Given existing First Amendment jurisprudence, there would have been a constitutional earthquake if SCOTUS hadn’t ruled for Tam. The Court has long held that the Constitution protects all but the narrowest categories of speech. Yet time and again, governments (including colleges) have tried to regulate “offensive” speech. Time and again, SCOTUS has defended free expression. Today was no exception. Writing for a unanimous Court, Justice Alito noted that the Patent and Trademark Office was essentially arguing that “the Government has an interest in preventing speech expressing ideas that offend.” His response was decisive:
[A]s we have explained, that idea strikes at the heart of the First Amendment. Speech that demeans on the basis of race, ethnicity, gender, religion, age, disability, or any other similar ground is hateful; but the proudest boast of our free speech jurisprudence is that we protect the freedom to express “the thought that we hate.”
Quick, someone alert the snowflakes shouting down speeches on campus or rushing stages in New York. There is no constitutional exception for so-called “hate speech.” Indeed, governments are under an obligation to protect controversial expression. Every justice agrees.
The ruling is worth celebrating, but when law and culture diverge, culture tends to win. The law protects free speech as strongly as it ever has. The culture, however, is growing increasingly intolerant – subjecting dissenters to shout-downs, reprisals, boycotts, shame campaigns, and disruptions. Some of this conduct is legal (boycotts and public shaming), some isn’t (shout-downs, riots, and disruptions), but all of it adds up to a society that increasingly views free speech as a dangerous threat, and not as one of our constitutional republic’s most vital assets. Liberty is winning the important judicial battles, but it may well lose the all-important cultural war.
From Walter E. Williams:
George Orwell said, “There are some ideas so absurd that only an intellectual could believe them.” If one wants to discover the truth of Orwell’s statement, he need only step upon most college campuses.
Faculty leaders of the University of California consider certain statements racism and feel they should not be used in class. They call it micro-aggression. To them, micro-aggressive racist statements are: “America is the land of opportunity.” That is seen as perpetuating the myth of meritocracy. “There is only one race, the human race.” Such a statement is seen as denying the individual as a racial/cultural being. “I believe the most qualified person should get the job.” That’s “racist” because it gives the impression that “people of color are given extra unfair benefits because of their race.”
These expressions don’t exhaust the list of micro-aggressions. Other seemingly innocuous statements deemed unacceptable are: “Everyone can succeed in this society, if they work hard enough,” “When I look at you, I don’t see color,” or “Affirmative action is racist.” Perhaps worst of all is, “Where are you from or where were you born?” For more of this, see a document released by The College Fix titled “Diversity in the Classroom,” UCLA Diversity and Faculty Development.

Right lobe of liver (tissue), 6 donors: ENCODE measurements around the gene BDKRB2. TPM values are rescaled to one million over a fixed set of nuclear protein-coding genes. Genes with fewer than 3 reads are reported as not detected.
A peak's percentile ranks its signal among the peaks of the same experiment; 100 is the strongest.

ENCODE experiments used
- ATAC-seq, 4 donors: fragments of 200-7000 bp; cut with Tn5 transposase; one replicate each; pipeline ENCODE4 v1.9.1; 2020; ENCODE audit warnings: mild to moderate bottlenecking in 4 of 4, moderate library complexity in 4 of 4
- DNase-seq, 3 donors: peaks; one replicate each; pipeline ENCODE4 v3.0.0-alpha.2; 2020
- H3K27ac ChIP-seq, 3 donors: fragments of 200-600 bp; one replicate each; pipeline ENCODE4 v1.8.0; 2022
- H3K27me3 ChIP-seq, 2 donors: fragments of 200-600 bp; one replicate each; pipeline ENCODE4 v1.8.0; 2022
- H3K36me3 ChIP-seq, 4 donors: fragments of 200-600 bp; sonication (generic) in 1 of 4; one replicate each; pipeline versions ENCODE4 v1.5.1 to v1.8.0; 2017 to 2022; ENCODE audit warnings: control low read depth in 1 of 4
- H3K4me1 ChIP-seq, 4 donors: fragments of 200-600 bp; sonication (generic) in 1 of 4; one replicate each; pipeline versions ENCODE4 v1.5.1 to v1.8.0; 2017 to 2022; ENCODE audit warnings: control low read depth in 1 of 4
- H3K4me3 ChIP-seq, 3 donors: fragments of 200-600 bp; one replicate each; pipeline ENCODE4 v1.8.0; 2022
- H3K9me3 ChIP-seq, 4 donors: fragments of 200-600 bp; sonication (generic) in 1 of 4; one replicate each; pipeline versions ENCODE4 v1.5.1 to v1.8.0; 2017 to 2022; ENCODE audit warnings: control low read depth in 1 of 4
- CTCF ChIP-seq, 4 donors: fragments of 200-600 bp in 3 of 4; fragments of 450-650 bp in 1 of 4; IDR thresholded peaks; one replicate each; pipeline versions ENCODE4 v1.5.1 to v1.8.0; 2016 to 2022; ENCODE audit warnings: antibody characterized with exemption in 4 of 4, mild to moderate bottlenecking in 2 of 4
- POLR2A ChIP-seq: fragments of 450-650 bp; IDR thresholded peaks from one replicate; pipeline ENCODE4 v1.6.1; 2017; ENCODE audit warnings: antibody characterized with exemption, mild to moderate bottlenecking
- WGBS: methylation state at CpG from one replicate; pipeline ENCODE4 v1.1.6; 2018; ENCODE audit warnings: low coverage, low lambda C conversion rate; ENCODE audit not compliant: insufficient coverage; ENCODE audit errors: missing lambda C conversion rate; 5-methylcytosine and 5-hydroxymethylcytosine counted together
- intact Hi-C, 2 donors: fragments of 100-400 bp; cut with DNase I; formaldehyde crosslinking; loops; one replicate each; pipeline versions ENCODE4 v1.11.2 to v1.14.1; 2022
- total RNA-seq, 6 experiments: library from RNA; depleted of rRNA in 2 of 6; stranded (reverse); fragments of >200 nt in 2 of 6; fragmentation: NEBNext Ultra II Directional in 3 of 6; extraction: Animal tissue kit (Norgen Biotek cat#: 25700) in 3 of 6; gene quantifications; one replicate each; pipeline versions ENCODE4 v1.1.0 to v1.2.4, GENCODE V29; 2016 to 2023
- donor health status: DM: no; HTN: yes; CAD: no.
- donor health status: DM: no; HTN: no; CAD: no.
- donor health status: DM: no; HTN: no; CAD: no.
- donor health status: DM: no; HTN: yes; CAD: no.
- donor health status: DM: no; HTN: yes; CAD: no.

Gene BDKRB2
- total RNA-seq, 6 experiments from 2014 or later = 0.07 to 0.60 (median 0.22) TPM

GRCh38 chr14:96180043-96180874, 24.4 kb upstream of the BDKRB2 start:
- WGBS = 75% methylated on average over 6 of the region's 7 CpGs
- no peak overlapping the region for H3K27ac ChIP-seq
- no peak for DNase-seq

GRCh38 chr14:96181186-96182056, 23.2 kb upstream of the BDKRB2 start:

This micro-aggression nonsense, called micro-totalitarianism by my colleague Dr. Thomas Sowell (http://tinyurl.com/nxulxc), is nothing less than an attack on free speech. From the Nazis to the Stalinists, tyrants have always started out supporting free speech, and why is easy to understand. Speech is vital for the realization of their goals of command, control and confiscation. Free speech is a basic tool for indoctrination, propagandizing, proselytization. Once the leftists gain control, as they have at many universities, free speech becomes a liability and must be suppressed. This is increasingly the case on university campuses.
Daniel Henninger, deputy editor of The Wall Street Journal’s editorial page, writes about the campus attack on free speech and different ideas in his article titled “Obama Unleashes the Left: How the government created a federal hunting license for the far left.” He says that in the Harvard Crimson, an undergraduate columnist wrote: “Let’s give up on academic freedom in favor of justice. When an academic community observes research promoting or justifying oppression, it should ensure that this research does not continue.” The student was calling for the suppression of the research of conservative Harvard government professor Harvey Mansfield.
Oberlin College proposed that its teachers be aware of politically controversial topics such as “racism, classism, sexism, heterosexism, cissexism, ableism, capitalism and other issues of privilege and oppression.” The presumption that students must be protected rather than challenged in a classroom is at once infantilizing and anti-intellectual.
Last year Vassar College faculty and students held a meeting to discuss the school’s movement to boycott Israel. Before the meeting, an English professor announced the dialogue would “not be guided by cardboard notions of civility.” That professor’s vision differs little from Adolf Hitler’s brown-shirted thugs of the paramilitary wing of the Nazi Party in their effort to crush dissent.
Azusa Pacific University “postponed” a speech by political scientist Charles Murray to avoid “hurting our faculty and students of color.” Brandeis University officials rescinded their invitation to Somali writer and American Enterprise Institute scholar Ayaan Hirsi Ali, whose criticisms of radical Islam were said to have violated the school’s “core values.” Brandeis officials claimed that allowing her to speak would be hurtful to Muslim students.